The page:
Kubernetes vs. Mesos: Looking for Ideal Orchestration Tool
Kubernetes (K8S) is an open-source container orchestration system originally created by Google that handles the entire production lifecycle, from on-the-fly deployment, to scaling up and down, to health checks with high availability. It’s also very opinionated.
What is Mesos? A distributed systems kernel Mesos is built using the same principles as the Linux kernel, only at a different level of abstraction. The Mesos kernel runs on every machine and provides applications with API’s for resource management and scheduling across entire datacenter and cloud environments. Mesos uses Linux cgroups to provide isolation for CPU, memory, I/O and file system. Mesos is a project by Apache and gives the ability to run both containerized and non-containerized workloads in a distributed manner. It allow to run workloads on real servers and on the containerized servers. It was designed to scale to very large clusters, from hundreds to thousands of hosts.
The Problem and the Different Approaches
We should emphasize that we’re comparing tools that have different approaches to the same problem. K8S is a container orchestrator or, in other words, a tool that manages containers and their peculiarities such as availability, scaling, and so on. Apache Mesos, on the other hand, is more like a “cloud operating system” that tries to manage all the resources of a cloud (public or private), meaning it has a far broader range of responsibilities.
While Kubernetes works on the concept that every computational resource must be enveloped within a container, Mesos understands that the world is not black and white, and that we should use the best tools for each particular situation.
The architecture diagrams below illustrate these differences:
Figure 1: Kubernetes architecture
Kubernetes has one or more kubernetes master instances and one or more kubernetes nodes. The master instance is used to manage the cluster and the available nodes. It also manages deployment settings (number of instances, what to do with a version upgrade, high availability, etc.) and service discovery. Every computing resource is enveloped by a container and cloud resources, such as network, storage, and everything else, should be provided by plugins to comply with the K8S philosophy.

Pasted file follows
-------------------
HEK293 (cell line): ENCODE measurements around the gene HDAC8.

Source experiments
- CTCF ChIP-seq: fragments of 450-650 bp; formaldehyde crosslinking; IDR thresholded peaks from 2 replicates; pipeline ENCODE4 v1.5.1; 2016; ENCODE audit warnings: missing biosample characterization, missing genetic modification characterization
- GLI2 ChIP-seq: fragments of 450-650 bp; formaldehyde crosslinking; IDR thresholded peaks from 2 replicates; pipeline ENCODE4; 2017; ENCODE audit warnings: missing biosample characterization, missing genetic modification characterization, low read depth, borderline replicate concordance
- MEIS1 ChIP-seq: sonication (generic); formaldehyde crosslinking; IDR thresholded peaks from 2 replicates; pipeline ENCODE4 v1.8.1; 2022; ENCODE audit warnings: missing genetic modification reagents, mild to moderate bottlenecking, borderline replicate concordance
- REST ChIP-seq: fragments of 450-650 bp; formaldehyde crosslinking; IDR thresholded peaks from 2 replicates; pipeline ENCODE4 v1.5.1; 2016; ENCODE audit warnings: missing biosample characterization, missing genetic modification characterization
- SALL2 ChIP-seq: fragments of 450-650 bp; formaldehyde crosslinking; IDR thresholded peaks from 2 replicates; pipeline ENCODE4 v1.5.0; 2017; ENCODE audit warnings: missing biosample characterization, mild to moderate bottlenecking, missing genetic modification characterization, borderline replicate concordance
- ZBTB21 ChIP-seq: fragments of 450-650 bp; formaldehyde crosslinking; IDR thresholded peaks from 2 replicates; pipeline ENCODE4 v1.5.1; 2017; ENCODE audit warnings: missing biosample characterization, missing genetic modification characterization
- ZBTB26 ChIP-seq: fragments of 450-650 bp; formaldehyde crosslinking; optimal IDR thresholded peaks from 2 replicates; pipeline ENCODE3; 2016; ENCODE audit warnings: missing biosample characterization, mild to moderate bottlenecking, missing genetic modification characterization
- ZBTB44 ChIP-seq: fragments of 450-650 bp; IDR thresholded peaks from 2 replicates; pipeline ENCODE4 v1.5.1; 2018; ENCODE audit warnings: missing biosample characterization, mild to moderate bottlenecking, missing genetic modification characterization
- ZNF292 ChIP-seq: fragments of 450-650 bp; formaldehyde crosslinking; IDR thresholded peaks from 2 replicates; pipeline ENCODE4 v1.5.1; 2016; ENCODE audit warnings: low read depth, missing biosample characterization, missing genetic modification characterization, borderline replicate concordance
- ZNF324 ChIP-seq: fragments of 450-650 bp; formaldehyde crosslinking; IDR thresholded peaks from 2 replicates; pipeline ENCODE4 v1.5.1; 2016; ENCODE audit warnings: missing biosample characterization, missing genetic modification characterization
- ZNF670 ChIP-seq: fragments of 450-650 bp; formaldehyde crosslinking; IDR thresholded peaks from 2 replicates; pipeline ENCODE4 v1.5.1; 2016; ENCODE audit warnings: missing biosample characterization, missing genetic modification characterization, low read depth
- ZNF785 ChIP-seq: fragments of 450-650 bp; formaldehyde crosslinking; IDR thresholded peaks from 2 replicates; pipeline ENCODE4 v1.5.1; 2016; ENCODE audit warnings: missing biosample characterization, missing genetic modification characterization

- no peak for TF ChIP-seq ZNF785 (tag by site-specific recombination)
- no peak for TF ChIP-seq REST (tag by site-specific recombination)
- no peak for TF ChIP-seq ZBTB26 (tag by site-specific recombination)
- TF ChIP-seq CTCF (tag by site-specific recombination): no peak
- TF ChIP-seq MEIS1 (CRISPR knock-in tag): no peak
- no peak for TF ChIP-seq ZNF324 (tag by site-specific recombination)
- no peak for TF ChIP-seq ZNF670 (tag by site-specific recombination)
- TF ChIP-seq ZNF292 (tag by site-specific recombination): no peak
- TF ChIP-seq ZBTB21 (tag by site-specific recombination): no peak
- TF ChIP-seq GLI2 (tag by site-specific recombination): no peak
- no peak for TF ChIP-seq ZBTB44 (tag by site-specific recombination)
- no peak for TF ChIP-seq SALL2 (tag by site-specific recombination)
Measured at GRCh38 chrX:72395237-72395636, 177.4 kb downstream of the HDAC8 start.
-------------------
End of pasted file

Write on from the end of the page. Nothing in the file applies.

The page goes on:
Figure 2: Mesos architecture
Mesos’ architecture is similar, but it has evolved a whole new layer. Like K8S, Mesos has a master and nodes (agents), which provide analogous functionality. However, it adds a scheduler layer that doesn’t exist in K8S. A scheduler is an implementation of a technology that can use the Mesos infrastructure to run what it was built for. In the picture above, we’ve deployed Hadoop (big data) and MPI (messaging) schedulers; however, there are dozens of schedules available, from containers (Marathon) to continuous integration (Jenkins). Of the long list of schedulers built on Mesos, one worth highlighting is Marathon, which is a container orchestration scheduler, similar to K8S.
As a generalization, Kubernetes is a more opinionated tool that can be very useful—if you embrace its founders’ vision. Mesos, on the other hand, is more flexible and even enables you to create your own scheduler. Containers are generally not a good fit for legacy or monolithic systems, but these can be accommodated by Mesos through the creation of suitable schedulers. Unfortunately, however, Mesos adds a new layer of complexity that many developers are not willing to tolerate.
Mesos can work with multiple frameworks and Kubernetes is one of them. To give you more choice, if it meets your use case, it is also possible to run Kubernetes on Mesos.